Tag Archives: soundtracks

Does Your Story Have Its Own Soundtrack?

We’ve talked about at the role that music plays in the story in fiction, as well as examined the Irish Trad music that accompanied much of the writing of Irish Firebrands, and ended up representing specific scenes in the story; we’ve also looked at the influence that Wagnerian music has in my background, and how it’s come to have a part in the writing of my work-in-progress, The Passions of Patriots.

I believe that the practice of listening to music throughout the process of writing Irish Firebrands was instrumental (no pun intended!) in preventing writer’s block. From what I’ve read at other Indie Authors’ blogs, if they write to music (vocal or instrumental), it’s to works that have distinctly identifiable artists, themes, genres, or cultural origins.

Today we’ll talk a little about tapping a source of music that’s not already identified with other particular forms or artists, and using that music to come up with a unique “soundtrack” for our own literary art.

Kevin MacLeod’s INCOMPETECH.COM is an excellent source for mood music to accompany any artistic endeavor – and he offers his compositions ROYALTY FREE. This is amazingly generous of the man, because what he’s got on his websites counts into the hundreds of works that range in length from just a few seconds, to the duration of a typical popular song, and even performances that rival the length and complexity of the movements of major orchestral works.

The great thing about MacLeod’s music is that it has no strings attached to other works of art, as do songs performed by vocalists, or the works of classical composers, or the soundtracks of motion pictures. The pieces you find on the website are simply snippets of feelings captured in sounds – a talent for musical expression at which MacLeod excels.

The works that appear at INCOMPETECH can be searched for genre, mood, and other qualities. All pieces have their own descriptive names, but they’re not labels that will necessarily interfere with the listener’s own interpretation of the music. This makes them valuable for constructing “soundtracks” to accompany the writing process. MacLeod often gives us the benefit of his creative impressions of many pieces, he usually lists the instruments (or choral accents) that are programmed into the performances, and he also provides suggestions for how to loop, mix, or otherwise manipulate much of the music. The tracks are downloadable in MP3 format.

I spent a few hours listening to and downloading selections that “spoke” to me: a 90-minute playlist to accompany my creation of The Passions of Patriots. This new collection makes the third set of inspiring musical works I’ve collected to help me visualize scenes and give cadence to dialogue for this particular writing project. I can listen to them uninterrupted during keyboard time, and also play them at night, to help seed my subconscious mind with “memories” of events in the Parallel Universe of Fiction.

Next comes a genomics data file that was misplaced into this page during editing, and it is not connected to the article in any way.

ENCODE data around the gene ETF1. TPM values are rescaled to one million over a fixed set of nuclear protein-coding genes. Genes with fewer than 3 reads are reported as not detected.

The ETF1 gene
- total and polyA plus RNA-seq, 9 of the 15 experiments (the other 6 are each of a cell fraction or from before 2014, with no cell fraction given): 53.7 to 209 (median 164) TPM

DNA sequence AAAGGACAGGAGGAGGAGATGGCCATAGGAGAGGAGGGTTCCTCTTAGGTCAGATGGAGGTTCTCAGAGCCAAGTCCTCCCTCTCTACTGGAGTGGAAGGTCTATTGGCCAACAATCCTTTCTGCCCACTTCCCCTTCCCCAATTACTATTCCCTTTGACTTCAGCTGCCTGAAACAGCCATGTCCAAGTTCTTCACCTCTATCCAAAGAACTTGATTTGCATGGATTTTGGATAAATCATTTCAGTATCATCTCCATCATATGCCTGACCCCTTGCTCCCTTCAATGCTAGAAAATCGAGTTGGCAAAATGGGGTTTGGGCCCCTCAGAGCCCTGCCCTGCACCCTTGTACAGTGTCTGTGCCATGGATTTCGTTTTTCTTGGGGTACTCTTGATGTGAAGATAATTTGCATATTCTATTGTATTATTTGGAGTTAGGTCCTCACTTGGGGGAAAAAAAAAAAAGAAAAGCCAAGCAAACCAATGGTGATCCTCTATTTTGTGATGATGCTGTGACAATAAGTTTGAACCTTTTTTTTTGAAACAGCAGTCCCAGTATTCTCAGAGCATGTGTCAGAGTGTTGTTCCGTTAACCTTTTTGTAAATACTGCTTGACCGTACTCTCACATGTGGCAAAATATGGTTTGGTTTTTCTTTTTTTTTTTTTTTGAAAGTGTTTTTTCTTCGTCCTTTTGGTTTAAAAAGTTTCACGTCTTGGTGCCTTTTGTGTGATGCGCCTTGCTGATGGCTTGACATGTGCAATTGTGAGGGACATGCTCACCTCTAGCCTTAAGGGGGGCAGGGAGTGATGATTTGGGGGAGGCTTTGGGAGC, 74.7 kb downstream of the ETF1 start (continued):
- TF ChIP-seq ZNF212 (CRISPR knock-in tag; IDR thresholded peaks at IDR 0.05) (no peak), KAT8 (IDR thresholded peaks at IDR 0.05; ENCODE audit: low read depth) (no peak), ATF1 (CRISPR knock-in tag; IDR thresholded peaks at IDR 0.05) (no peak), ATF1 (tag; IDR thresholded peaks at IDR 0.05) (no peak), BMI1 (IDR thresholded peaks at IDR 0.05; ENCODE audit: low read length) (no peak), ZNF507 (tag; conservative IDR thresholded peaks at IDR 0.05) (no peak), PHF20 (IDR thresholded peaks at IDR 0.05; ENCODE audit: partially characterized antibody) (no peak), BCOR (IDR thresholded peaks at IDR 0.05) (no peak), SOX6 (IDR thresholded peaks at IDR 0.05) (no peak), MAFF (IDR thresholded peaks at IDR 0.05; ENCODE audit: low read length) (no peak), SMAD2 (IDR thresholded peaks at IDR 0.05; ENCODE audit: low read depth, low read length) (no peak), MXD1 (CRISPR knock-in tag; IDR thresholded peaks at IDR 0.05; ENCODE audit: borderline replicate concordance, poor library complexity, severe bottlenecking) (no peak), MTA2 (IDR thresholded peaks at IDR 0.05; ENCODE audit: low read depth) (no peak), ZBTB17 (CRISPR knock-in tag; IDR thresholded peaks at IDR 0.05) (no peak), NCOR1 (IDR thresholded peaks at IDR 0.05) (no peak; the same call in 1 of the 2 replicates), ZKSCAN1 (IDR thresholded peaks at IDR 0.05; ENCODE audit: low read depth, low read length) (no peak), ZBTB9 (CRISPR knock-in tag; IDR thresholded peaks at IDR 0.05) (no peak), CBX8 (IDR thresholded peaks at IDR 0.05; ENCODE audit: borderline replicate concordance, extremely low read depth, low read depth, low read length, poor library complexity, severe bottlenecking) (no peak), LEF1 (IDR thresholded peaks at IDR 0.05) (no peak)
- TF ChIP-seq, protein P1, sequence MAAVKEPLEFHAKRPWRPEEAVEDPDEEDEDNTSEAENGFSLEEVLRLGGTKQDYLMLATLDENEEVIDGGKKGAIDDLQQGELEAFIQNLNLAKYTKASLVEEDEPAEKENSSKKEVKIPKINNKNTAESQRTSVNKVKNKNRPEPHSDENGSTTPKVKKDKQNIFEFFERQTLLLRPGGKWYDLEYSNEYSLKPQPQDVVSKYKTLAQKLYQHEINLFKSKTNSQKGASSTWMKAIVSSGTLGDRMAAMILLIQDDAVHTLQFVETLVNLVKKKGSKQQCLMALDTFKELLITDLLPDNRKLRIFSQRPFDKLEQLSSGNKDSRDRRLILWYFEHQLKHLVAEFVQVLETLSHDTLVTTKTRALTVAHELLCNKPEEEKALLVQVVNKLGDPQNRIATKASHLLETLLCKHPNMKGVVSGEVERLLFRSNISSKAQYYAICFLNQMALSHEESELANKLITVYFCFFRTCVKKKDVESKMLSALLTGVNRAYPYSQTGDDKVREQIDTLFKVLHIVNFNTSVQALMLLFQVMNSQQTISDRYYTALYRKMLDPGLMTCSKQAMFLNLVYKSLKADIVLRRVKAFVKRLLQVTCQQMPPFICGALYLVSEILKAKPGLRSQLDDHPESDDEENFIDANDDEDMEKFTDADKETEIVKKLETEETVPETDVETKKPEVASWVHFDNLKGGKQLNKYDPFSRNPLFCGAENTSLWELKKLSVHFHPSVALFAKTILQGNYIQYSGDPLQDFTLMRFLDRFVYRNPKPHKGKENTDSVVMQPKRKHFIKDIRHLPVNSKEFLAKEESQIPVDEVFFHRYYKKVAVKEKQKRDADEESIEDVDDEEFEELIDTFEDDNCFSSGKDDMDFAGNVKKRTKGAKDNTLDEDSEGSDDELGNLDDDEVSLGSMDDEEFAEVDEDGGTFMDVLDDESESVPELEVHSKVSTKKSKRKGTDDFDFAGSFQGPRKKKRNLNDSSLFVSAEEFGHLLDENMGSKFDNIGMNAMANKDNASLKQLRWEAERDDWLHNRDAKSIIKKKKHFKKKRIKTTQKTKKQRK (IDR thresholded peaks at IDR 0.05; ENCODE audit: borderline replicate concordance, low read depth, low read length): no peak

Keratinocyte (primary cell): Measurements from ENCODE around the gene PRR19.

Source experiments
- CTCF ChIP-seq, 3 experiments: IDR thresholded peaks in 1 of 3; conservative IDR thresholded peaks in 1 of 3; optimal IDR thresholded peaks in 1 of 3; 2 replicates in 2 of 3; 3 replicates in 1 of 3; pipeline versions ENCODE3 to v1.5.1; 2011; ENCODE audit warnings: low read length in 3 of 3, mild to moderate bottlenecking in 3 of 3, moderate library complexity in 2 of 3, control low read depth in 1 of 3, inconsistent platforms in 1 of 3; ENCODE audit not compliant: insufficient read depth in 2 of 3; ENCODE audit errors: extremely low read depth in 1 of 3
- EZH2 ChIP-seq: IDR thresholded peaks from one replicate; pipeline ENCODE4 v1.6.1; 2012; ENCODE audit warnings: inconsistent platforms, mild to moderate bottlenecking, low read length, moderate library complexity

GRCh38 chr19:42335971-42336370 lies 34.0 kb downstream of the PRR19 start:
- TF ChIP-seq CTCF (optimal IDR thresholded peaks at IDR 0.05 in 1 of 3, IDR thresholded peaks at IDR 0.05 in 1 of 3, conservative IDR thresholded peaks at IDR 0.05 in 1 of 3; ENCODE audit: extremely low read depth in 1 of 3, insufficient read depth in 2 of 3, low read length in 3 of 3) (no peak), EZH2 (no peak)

Check out Kevin MacLeod’s site, and see what he’s got that can help smooth your creative path in the world of Written Artistry.

 

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It was a Dark and Stormy Night. | IRISH FIREBRANDS: A Novel ~ and Other Works by Christine Plouvier, Indie Author

Inviting all Indie Authors to stroll with me down memory lane….

It was a Dark and Stormy Night. | IRISH FIREBRANDS: A Novel ~ and Other Works by Christine Plouvier, Indie Author

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It was a Dark and Stormy Night.

It was a dark and stormy night; the rain fell in torrents, except at occasional intervals, when it was checked by a violent gust of wind which swept up the streets (for it is in London that our scene lies), rattling along the house-tops, and fiercely agitating the scanty flame of the lamps that struggled against the darkness.
~ Edward Bulwer-Lytton, Paul Clifford

375px-Edward_George_Earle_Lytton_Bulwer_Lytton,_1st_Baron_Lytton_by_Henry_William_Pickersgill

Edward George Earle Lytton Bulwer Lytton, 1st Baron Lytton, by Henry William Pickersgill

It rains a lot in Ireland, so it rains a lot in Irish Firebrands, too – and yes, there’s even a stormy night chapter….

How often does nature (storms, earthquakes, dawn, dusk, stars, moon, sun, wind, animals, plants, etc.) appear in your fiction?

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